Biomechanics of increased exposure to lumbar injury caused by cyclic loading: Part 1. Loss of reflexive muscular stabilization

Spine (Phila Pa 1976). 1999 Dec 1;24(23):2426-34. doi: 10.1097/00007632-199912010-00003.


Study design: The recording of electromyographic responses from the in vivo lumbar multifidus of the cat, obtained while cyclic loading was applied as in occupational bending/lifting motion over time.

Objectives: To determine whether the effectiveness of stabilizing reflexive muscular activity diminishes during prolonged cyclic activity; the recovery of lost muscle activity by a 10-minute rest; and whether such diminished muscular activity is caused by fatigue, neurologic habituation, or desensitization of mechanoreceptors in spinal viscoelastic tissues resulting from its laxity.

Summary of background data: The literature repeatedly confirms observation that cyclic occupational functions expose workers to a 10-fold increase in episodes of low back injury and pain. The biomechanical evidence indicates that creep in the viscoelastic tissues of the spine causes increased laxity in the intervertebral joints. The impact of cyclic activity on the function of the muscles, which are the major stabilizing structures of the spine, is not known.

Methods: Electromyography was performed from the L1 to L7 in vivo multifidus muscles of the cat, while cyclic passive loading of 0.25 Hz was applied to L4-L5. Cyclic loading was applied for 50 minutes, followed by 10 minutes rest and a second 50-minute cyclic loading session. A third 50-minute cyclic loading period also was applied after the preload was reset to 0.5 N to offset the effect of laxity.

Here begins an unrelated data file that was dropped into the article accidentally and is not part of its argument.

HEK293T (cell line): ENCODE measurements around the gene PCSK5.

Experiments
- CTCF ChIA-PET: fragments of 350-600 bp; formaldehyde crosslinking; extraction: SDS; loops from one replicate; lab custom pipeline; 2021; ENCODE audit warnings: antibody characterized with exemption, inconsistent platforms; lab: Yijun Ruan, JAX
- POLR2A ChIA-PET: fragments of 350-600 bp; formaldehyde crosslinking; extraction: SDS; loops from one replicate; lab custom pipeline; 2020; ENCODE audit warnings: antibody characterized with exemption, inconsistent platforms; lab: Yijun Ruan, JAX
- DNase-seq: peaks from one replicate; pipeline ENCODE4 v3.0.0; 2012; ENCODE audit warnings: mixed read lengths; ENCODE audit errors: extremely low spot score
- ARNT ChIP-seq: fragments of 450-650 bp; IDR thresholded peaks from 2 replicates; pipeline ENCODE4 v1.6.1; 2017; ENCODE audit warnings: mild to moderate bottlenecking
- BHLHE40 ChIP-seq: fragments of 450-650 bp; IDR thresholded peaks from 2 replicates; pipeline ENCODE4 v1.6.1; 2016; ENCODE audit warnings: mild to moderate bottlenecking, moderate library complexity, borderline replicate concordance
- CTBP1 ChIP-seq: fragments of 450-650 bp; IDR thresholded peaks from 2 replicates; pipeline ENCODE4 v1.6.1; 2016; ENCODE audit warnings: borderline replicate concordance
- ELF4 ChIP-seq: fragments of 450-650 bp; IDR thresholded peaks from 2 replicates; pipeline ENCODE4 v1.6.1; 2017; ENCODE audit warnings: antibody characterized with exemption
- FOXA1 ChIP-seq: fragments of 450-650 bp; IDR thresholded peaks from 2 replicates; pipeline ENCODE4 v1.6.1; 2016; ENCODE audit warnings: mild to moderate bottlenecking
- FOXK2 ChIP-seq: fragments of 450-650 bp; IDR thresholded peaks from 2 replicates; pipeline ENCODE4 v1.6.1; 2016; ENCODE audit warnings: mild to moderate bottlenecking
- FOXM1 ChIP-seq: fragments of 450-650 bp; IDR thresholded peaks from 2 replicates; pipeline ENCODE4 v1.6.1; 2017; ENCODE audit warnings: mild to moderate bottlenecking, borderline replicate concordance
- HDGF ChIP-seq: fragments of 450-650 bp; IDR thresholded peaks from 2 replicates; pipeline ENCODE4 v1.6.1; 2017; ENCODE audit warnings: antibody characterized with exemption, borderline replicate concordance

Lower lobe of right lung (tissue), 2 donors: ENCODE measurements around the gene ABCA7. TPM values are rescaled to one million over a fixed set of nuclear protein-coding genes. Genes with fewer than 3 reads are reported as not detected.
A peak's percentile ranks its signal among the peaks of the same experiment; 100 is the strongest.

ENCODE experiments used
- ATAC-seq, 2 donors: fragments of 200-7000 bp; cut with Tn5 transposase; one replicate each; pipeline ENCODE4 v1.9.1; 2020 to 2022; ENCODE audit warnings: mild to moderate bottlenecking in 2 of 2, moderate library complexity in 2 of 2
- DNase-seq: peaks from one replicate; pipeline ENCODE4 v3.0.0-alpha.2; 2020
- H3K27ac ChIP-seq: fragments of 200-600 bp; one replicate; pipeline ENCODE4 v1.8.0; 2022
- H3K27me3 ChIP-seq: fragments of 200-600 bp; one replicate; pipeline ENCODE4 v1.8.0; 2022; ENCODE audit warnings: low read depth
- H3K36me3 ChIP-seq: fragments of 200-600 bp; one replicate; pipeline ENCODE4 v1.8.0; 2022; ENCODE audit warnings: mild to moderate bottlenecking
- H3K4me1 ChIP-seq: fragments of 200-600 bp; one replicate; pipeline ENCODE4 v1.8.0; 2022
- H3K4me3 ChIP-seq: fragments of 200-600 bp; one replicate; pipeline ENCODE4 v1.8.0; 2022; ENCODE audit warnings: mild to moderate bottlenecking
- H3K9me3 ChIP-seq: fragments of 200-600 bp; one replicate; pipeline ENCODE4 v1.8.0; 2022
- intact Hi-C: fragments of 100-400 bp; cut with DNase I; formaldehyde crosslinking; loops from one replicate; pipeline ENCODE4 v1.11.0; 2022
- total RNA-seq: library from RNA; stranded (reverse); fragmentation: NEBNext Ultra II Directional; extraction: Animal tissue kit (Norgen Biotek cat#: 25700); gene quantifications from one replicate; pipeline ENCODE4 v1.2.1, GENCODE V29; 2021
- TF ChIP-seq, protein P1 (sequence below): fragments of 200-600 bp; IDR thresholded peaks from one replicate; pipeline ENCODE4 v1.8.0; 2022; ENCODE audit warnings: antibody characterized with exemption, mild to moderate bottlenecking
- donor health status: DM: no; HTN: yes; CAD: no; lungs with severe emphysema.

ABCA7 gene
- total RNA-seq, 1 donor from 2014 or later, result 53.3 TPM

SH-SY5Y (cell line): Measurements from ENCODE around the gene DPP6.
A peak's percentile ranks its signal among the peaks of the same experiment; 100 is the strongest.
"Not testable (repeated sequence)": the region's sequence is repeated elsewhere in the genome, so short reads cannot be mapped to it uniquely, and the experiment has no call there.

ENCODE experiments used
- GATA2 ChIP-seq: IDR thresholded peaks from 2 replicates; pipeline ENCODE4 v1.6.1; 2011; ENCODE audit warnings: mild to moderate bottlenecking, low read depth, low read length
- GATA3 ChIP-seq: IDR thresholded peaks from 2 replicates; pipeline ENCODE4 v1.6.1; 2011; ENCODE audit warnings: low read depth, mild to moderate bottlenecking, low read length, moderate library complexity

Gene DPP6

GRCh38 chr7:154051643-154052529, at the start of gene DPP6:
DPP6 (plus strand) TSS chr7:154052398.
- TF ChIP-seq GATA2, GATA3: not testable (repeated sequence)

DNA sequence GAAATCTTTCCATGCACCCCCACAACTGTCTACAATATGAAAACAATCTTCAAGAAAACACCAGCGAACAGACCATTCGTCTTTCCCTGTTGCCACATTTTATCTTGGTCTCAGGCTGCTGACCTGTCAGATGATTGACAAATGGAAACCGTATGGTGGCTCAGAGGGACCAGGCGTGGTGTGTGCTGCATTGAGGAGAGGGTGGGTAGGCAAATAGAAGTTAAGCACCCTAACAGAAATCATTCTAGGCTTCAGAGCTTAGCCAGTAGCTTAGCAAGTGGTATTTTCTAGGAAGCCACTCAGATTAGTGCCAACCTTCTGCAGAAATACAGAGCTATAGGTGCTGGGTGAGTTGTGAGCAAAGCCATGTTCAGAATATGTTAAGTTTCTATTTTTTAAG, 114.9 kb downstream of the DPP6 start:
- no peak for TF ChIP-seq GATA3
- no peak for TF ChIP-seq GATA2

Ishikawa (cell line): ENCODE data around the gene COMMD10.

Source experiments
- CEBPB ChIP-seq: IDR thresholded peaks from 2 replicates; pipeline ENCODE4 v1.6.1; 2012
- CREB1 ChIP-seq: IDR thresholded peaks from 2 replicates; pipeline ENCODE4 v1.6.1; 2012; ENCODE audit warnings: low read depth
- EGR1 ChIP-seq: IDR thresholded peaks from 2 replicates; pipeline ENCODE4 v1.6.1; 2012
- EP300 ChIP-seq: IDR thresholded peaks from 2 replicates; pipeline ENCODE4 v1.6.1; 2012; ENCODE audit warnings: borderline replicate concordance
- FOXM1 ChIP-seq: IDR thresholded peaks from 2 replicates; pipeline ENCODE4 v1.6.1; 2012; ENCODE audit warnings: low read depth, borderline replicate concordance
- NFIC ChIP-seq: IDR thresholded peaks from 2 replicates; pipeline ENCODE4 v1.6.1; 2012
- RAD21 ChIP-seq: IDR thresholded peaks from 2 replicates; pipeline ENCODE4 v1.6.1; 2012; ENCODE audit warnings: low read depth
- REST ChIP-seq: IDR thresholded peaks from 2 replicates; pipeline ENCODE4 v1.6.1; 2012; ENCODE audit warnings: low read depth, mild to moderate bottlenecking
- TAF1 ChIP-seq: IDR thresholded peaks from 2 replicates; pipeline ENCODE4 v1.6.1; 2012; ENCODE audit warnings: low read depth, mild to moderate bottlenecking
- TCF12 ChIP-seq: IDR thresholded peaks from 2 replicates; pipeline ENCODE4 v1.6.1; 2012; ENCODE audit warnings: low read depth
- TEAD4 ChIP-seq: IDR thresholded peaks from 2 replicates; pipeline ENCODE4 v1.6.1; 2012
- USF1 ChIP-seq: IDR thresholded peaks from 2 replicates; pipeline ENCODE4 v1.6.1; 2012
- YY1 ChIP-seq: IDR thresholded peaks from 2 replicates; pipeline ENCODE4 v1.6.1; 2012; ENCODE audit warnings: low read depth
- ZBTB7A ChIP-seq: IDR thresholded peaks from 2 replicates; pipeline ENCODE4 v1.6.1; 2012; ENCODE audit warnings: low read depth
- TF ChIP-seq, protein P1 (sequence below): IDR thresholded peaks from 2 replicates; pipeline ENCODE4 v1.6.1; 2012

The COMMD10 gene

Results: Reflexive muscular activity was recorded from the multifidus muscles of all lumbar levels at the initiation of the first 50 minutes of cyclic loading. Activity recorded on electromyography quickly diminished with each cycle during the first 8 minutes of loading to 15% of its initial value. A slower decrease in muscular activity was evident throughout the remaining period, settling at 5% to 10% of its initial level by the end of 50 minutes. A 10-minute rest provided a 20% to 25% recovery of the electromyographic activity, but that was lost within the first minute of cycling. Offsetting the laxity in the spine resulted in full restoration of the electromyographic activity at all lumbar levels.

Conclusions: The creep induced in the viscoelastic tissues of the spine as a result of cyclic loading desensitizes the mechanoreceptors within, which is manifest in dramatically diminished muscular activity, allowing full exposure to instability and injury, even before fatigue of the musculature sets in.

Publication types

  • Research Support, Non-U.S. Gov't

MeSH terms

  • Animals
  • Back Injuries / etiology*
  • Back Injuries / physiopathology
  • Biomechanical Phenomena
  • Cats
  • Cumulative Trauma Disorders / etiology*
  • Cumulative Trauma Disorders / physiopathology
  • Lumbar Vertebrae / injuries*
  • Mechanoreceptors / physiology
  • Muscle Fatigue / physiology*
  • Muscle, Skeletal / physiology
  • Rest / physiology
  • Weight-Bearing / physiology*